Florida – and the nation – narrowly escaped tragedy last week when officials arrested a Tampa teenager who had been plotting to bomb and kill 30 students and two administrators at his high school. Few were surprised to learn that the potential attacker, 17-year-old Jared Cano, was involved with drugs and alcohol—his use was confirmed by photos and statements on his Facebook profile. Yet while the thwarted attack has put many parents and teachers on the lookout for violent tendencies in teens, we should not assume that Cano’s substance abuse was the trigger for his violent behavior—or vice-versa.
For Cano and many other teens, substance abuse is only one part of a much larger problem. Research shows that drug/alcohol use, violence, and behavior disorders form a cluster of risk behaviors that often coexist in particular individuals. Drugs and alcohol, for example, often exacerbate existing mental health issues. Dabbling in these substances can easily worsen a child’s already troubled or desperate outlook on life, increasing his ambivalence and even prompting violent acts.
Troubled kids need positive activities in their lives to help steer them down the right path, and drugging and drinking are anything but positive. The connection between substance abuse and violence is an important issue, and while no one would imply that a drug problem alone inspired Jared Cano to write his murder “manifesto,” we’re not dealing with a direct cause and effect here. There are a lot of steps in between having negative thoughts and deciding to kill people, and substance abuse can hasten the progress between those steps.
I remember one teen client whom we treated at Phoenix Houses of Florida; he was angry, disaffected, and unapproachable. He wore a lot of t-shirts with violent slogans and lyrics, and even the older kids were afraid of him. His family had sent him to Phoenix House, thinking “if we can get him off pot and booze, he’ll be fine.” When the clinicians met with him, however, we knew right away that he had serious burgeoning mental health issues; he suffered from depression as well as early signs of a possible thought disorder, and these issues had been hurting him at school. It was easy to see how his attitude of “I hate school and everybody who goes there,” could have gone horribly wrong.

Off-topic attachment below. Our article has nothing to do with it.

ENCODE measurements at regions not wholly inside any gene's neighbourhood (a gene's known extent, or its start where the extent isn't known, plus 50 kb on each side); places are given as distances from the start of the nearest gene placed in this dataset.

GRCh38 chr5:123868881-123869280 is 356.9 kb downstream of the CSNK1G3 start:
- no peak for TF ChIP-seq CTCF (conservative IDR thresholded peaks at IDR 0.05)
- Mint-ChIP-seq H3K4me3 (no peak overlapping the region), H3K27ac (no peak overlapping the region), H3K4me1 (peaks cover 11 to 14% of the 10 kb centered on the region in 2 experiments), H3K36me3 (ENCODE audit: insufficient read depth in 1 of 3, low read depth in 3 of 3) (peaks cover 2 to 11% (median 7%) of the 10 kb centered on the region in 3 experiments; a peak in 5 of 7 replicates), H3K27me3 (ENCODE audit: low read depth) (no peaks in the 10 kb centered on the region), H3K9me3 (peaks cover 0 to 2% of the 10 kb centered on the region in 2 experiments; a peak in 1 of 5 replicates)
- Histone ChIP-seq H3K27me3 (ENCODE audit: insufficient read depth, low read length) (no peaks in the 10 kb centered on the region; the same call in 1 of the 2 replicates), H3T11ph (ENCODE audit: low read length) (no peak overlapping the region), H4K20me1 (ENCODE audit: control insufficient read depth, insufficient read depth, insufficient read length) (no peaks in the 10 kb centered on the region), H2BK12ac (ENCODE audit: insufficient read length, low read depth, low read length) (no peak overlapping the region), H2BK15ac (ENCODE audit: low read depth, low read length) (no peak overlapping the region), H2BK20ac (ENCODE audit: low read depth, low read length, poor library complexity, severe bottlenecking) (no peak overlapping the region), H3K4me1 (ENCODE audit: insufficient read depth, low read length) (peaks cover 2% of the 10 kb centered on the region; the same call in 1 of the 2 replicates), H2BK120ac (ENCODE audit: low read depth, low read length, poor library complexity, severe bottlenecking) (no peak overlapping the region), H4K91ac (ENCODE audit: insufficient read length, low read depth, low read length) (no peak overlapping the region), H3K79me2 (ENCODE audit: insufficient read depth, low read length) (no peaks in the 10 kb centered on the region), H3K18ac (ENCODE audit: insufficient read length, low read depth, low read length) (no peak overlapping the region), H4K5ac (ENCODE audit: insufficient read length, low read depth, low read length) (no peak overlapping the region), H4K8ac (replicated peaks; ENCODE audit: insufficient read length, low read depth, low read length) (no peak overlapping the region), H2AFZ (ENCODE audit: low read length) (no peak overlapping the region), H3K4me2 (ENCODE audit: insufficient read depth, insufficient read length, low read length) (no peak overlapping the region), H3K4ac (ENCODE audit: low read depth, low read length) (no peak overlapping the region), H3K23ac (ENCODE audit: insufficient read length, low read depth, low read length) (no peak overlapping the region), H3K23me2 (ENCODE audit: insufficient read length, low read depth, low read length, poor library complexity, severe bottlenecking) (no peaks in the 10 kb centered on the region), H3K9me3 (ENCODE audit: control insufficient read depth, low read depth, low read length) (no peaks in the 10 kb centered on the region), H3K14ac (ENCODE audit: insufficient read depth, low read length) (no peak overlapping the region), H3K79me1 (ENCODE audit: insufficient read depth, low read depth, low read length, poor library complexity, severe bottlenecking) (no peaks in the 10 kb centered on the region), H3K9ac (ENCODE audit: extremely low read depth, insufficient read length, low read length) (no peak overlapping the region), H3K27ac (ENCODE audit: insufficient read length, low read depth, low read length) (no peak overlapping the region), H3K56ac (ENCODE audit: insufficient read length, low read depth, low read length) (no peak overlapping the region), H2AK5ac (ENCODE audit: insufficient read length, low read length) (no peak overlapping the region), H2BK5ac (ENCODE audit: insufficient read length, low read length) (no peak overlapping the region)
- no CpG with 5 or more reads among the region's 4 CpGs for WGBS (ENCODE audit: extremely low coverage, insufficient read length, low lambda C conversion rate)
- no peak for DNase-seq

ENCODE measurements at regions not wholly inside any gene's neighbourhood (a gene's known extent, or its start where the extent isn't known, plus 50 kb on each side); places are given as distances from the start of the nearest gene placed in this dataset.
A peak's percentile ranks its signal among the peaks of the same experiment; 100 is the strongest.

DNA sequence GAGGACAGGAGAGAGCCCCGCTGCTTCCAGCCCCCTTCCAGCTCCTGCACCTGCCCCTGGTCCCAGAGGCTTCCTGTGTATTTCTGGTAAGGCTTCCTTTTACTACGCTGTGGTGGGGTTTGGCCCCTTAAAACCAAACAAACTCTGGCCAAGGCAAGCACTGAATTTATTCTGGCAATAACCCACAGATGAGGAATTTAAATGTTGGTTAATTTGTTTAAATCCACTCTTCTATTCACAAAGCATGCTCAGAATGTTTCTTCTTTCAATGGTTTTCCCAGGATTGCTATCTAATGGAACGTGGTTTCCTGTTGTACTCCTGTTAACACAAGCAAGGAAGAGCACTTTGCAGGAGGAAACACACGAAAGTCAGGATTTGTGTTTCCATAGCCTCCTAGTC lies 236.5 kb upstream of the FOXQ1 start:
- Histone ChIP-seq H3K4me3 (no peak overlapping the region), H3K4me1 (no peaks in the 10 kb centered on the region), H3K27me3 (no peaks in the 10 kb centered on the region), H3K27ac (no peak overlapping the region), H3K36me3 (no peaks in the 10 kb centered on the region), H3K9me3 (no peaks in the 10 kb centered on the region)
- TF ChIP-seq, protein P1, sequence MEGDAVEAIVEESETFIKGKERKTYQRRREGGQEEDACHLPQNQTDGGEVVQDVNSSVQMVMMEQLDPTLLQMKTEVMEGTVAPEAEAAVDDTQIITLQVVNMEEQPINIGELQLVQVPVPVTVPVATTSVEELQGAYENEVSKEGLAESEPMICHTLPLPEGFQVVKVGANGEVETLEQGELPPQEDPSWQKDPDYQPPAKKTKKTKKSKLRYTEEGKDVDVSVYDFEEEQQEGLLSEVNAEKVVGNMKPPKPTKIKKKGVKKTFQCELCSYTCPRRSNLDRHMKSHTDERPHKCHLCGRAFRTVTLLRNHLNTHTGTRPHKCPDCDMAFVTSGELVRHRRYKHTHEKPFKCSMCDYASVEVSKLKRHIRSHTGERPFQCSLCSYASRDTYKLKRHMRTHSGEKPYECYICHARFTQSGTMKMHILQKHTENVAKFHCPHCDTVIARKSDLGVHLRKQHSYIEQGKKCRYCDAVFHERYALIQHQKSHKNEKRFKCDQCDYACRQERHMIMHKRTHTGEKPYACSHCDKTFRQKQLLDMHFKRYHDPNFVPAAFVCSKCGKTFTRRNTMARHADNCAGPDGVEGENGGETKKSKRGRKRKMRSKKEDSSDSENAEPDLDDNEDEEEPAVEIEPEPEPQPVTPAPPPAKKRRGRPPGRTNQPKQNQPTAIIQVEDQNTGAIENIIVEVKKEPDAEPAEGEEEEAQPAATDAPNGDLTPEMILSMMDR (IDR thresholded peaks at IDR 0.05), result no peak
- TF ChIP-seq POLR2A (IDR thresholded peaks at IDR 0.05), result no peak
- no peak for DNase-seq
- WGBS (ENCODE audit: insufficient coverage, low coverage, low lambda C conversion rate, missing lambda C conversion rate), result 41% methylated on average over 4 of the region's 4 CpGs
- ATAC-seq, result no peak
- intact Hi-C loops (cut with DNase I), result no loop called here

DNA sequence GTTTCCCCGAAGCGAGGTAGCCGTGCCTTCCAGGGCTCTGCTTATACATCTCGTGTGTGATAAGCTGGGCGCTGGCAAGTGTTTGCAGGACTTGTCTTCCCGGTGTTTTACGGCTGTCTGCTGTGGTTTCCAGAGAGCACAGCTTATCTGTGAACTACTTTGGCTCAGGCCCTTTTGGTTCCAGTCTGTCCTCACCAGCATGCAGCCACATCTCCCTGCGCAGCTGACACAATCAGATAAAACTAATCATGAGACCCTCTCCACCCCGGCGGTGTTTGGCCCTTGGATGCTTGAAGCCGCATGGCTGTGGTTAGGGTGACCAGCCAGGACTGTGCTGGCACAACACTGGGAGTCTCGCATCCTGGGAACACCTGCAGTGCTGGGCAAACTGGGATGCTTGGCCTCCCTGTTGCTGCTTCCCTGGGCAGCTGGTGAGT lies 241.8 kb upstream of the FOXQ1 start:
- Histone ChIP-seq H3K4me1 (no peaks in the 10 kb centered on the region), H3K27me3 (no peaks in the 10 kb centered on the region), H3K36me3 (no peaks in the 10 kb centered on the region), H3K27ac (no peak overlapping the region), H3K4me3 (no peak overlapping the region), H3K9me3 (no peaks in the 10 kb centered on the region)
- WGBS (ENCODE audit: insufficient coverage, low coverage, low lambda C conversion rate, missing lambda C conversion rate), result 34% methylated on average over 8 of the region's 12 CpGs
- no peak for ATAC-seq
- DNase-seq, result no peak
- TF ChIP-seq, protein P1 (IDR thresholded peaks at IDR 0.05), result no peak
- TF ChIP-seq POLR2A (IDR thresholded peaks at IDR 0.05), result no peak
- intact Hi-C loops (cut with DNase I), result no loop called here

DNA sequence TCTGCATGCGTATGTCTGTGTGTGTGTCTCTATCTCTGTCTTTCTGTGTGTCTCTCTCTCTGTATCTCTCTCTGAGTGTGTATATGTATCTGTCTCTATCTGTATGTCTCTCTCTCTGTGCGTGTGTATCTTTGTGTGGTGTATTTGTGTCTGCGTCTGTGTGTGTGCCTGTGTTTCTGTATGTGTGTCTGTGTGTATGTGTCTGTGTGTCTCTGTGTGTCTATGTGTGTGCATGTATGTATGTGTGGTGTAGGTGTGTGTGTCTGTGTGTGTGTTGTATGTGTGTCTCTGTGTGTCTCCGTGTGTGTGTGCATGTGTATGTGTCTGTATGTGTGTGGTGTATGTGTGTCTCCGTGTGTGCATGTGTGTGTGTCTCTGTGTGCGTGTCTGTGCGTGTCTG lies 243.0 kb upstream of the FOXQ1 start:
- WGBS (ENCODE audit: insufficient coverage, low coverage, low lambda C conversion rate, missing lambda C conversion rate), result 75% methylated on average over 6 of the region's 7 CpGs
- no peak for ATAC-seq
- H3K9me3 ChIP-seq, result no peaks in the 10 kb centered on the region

Fortunately, we were able to treat both his substance abuse and his mental health issues. With proper diagnosis, individual therapy, medication, and family counseling, his condition stabilized; by the end of treatment he was talking to his counselor, interacting with the other kids, even smiling. It was a tremendous improvement, and that kind of positive change can last a lifetime.
It’s important for parents to realize that drugs and alcohol are not always the sole cause of a child’s bad grades or destructive behavior. Kids with mental health problems need additional professional help, and families don’t often like to hear that. Fortunately, a good professional can tell the difference between a kid who is “different” and a kid whose behavior has the potential to become truly dangerous. My advice to parents: when in doubt, get help for your teen. You may save more lives than you’ll ever know.
Jack M. Feinberg, LMHC, CAP
Vice President and Clinical Director
Phoenix Houses of Florida